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Obama Effect, The

Obama Effect, The: How the 2008 Campaign Changed White Racial Attitudes

Seth K. Goldman
Diana C. Mutz
Copyright Date: 2014
Published by: Russell Sage Foundation
Pages: 202
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  • Book Info
    Obama Effect, The
    Book Description:

    Barack Obama's historic 2008 campaign exposed many white Americans more than ever before to a black individual who defied negative stereotypes. While Obama's politics divided voters, Americans uniformly perceived Obama as highly successful, intelligent, and charismatic. What effect, if any, did the innumerable images of Obama and his family have on racial attitudes among whites? InThe Obama Effect, Seth K. Goldman and Diana C. Mutz uncover persuasive evidence that white racial prejudice toward blacks significantly declined during the Obama campaign. Their innovative research rigorously examines how racial attitudes form, and whether they can be changed for the better.

    The Obama Effectdraws from a survey of 20,000 people, whom the authors interviewed up to five times over the course of a year. This panel survey sets the volume apart from most research on racial attitudes. From the summer of 2008 through Obama's inauguration in 2009, there was a gradual but clear trend toward lower levels of white prejudice against blacks. Goldman and Mutz argue that these changes occurred largely without people's conscious awareness. Instead, as Obama became increasingly prominent in the media, he emerged as an "exemplar" that countered negative stereotypes in the minds of white Americans. Unfortunately, this change in attitudes did not last. By 2010, racial prejudice among whites had largely returned to pre-2008 levels. Mutz and Goldman argue that news coverage of Obama declined substantially after his election, allowing other, more negative images of African Americans to re-emerge in the media.The Obama Effectarrives at two key conclusions: Racial attitudes can change even within relatively short periods of time, and how African Americans are portrayed in the mass media affects how they change.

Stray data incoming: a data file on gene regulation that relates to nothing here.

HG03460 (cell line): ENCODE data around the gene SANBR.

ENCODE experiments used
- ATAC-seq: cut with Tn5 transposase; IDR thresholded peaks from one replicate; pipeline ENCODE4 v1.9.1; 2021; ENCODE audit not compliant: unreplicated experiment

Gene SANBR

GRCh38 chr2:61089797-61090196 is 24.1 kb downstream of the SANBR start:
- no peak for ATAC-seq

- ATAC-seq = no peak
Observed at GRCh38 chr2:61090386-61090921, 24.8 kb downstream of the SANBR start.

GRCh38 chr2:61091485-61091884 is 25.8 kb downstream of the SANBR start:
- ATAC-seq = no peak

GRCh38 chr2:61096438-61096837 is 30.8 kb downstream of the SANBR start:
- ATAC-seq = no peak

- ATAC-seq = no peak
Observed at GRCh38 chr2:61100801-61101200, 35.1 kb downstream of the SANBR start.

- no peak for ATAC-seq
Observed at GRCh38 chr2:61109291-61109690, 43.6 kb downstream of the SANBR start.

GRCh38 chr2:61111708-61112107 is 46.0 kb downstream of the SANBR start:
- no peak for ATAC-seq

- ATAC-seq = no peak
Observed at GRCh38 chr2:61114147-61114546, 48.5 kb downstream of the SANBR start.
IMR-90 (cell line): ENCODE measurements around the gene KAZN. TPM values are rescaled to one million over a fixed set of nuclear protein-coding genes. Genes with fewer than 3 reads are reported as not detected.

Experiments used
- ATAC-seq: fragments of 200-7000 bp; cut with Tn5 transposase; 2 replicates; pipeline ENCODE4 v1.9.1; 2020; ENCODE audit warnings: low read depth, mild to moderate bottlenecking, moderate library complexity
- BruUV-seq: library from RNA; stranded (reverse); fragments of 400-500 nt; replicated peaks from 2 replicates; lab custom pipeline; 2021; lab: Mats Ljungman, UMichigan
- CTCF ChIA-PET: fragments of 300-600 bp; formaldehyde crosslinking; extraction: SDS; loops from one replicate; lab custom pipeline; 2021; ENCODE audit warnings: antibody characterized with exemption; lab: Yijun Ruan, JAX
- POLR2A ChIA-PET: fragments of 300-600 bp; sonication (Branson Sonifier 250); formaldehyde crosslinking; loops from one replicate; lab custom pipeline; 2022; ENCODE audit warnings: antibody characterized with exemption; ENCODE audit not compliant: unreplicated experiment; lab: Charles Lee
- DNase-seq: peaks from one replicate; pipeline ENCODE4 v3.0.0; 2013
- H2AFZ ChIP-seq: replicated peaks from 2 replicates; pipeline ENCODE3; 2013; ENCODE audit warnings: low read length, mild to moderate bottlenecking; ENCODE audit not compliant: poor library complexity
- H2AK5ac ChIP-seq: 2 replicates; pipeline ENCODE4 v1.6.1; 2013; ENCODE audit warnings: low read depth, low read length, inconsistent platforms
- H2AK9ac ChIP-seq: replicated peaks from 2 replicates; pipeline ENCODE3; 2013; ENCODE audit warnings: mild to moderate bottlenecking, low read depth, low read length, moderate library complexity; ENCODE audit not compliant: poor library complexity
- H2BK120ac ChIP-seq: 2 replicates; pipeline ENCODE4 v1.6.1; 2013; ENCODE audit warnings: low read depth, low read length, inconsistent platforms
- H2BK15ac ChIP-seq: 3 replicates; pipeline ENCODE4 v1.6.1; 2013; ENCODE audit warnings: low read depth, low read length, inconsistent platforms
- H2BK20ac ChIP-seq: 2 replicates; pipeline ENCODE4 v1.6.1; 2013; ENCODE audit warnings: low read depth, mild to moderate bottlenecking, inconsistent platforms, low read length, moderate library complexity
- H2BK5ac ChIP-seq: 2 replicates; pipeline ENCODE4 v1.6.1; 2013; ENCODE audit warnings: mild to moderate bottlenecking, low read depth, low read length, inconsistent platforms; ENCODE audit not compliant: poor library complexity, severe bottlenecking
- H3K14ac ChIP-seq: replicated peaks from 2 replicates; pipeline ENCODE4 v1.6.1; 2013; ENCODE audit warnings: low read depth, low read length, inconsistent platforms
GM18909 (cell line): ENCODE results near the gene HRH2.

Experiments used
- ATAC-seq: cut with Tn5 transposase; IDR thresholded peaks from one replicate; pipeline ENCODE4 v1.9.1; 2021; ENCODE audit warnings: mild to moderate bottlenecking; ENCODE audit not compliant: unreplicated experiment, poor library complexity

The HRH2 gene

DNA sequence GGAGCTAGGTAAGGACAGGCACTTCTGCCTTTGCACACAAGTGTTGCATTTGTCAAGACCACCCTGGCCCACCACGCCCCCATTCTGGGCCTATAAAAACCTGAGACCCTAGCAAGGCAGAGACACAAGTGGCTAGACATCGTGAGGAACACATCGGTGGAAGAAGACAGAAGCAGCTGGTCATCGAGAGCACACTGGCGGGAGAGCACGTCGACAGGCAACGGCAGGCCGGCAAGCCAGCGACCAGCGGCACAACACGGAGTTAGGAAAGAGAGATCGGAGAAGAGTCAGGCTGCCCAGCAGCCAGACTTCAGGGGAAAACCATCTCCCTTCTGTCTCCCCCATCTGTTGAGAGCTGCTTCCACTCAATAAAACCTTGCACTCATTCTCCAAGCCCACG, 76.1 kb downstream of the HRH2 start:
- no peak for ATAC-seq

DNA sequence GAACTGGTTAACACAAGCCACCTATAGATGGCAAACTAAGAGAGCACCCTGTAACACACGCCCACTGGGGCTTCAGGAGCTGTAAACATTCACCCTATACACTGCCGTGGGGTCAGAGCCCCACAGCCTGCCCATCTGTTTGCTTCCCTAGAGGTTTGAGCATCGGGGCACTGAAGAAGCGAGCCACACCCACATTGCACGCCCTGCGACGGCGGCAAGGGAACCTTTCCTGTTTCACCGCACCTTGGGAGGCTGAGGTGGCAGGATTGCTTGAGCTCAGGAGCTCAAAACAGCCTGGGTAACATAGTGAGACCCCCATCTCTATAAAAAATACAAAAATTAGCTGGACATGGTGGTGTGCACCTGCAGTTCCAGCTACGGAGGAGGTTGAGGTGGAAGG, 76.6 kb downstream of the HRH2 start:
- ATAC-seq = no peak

While Obama's election did not usher in a "post-racial America,"The Obama Effectprovides hopeful evidence that racial attitudes can-and, for a time, did-improve during Obama's campaign. Engaging and thorough, this volume offers a new understanding of the relationship between the mass media and racial attitudes in America.

    eISBN: 978-1-61044-824-6
    Subjects: Political Science, Sociology

Table of Contents

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  1. Front Matter
    (pp. i-vi)
  2. Table of Contents
    (pp. vii-viii)
    (pp. ix-xii)
    (pp. xiii-xiv)
    (pp. xv-xviii)
  6. CHAPTER 1 The Impact of the Obama Campaign on White Racial Attitudes
    (pp. 1-14)

    Frederick Douglass, who escaped from slavery in 1838 to become a leading abolitionist, said that he had less than one chance in 60 million of becoming president.¹ One hundred and seventy years later, on November 4, 2008, Barack Hussein Obama became the first African American to win a presidential election. As one resident of New Orleans said, “I never dreamed in my lifetime that I would see a black man as President of the United States. I was a kid growing up under Jim Crow. We couldn’t drink out of the same water faucet—but now it seems that America...


    • CHAPTER 2 Is the Decline in White Racial Prejudice Meaningful?
      (pp. 17-38)

      The intriguing finding presented in chapter 1 showed that, in the short span of the 2008 presidential campaign, white Americans became, on average, more positive in their views of African Americans. Here, before considering why this change occurred, we address several specific concerns that could undermine the significance of this change.

      First, and most importantly: is what we measured really prejudice—that is, whites systematically favoring whites over blacks? A great deal has been written about the difficulties of tapping racial attitudes in America, so how do our measures stack up in this regard? Second, can we be certain that...